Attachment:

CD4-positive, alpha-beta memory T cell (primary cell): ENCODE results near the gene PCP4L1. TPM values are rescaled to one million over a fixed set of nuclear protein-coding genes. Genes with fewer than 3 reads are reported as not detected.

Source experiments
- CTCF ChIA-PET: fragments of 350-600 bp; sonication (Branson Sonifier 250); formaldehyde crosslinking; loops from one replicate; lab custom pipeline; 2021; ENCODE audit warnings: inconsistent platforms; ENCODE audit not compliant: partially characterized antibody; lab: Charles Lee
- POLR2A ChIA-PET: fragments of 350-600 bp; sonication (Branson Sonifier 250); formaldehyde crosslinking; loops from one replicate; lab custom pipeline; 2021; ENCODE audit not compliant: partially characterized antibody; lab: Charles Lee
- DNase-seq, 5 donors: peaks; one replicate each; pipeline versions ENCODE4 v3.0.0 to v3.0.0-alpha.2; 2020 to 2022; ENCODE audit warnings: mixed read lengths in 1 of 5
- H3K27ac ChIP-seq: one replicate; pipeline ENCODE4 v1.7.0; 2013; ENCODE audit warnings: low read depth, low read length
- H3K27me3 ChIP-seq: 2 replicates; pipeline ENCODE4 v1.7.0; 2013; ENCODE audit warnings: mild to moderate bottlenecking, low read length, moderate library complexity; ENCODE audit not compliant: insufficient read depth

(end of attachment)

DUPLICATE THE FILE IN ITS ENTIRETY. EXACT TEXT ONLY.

CD4-positive, alpha-beta memory T cell (primary cell): ENCODE results near the gene PCP4L1. TPM values are rescaled to one million over a fixed set of nuclear protein-coding genes. Genes with fewer than 3 reads are reported as not detected.

Source experiments
- CTCF ChIA-PET: fragments of 350-600 bp; sonication (Branson Sonifier 250); formaldehyde crosslinking; loops from one replicate; lab custom pipeline; 2021; ENCODE audit warnings: inconsistent platforms; ENCODE audit not compliant: partially characterized antibody; lab: Charles Lee
- POLR2A ChIA-PET: fragments of 350-600 bp; sonication (Branson Sonifier 250); formaldehyde crosslinking; loops from one replicate; lab custom pipeline; 2021; ENCODE audit not compliant: partially characterized antibody; lab: Charles Lee
- DNase-seq, 5 donors: peaks; one replicate each; pipeline versions ENCODE4 v3.0.0 to v3.0.0-alpha.2; 2020 to 2022; ENCODE audit warnings: mixed read lengths in 1 of 5
- H3K27ac ChIP-seq: one replicate; pipeline ENCODE4 v1.7.0; 2013; ENCODE audit warnings: low read depth, low read length
- H3K27me3 ChIP-seq: 2 replicates; pipeline ENCODE4 v1.7.0; 2013; ENCODE audit warnings: mild to moderate bottlenecking, low read length, moderate library complexity; ENCODE audit not compliant: insufficient read depth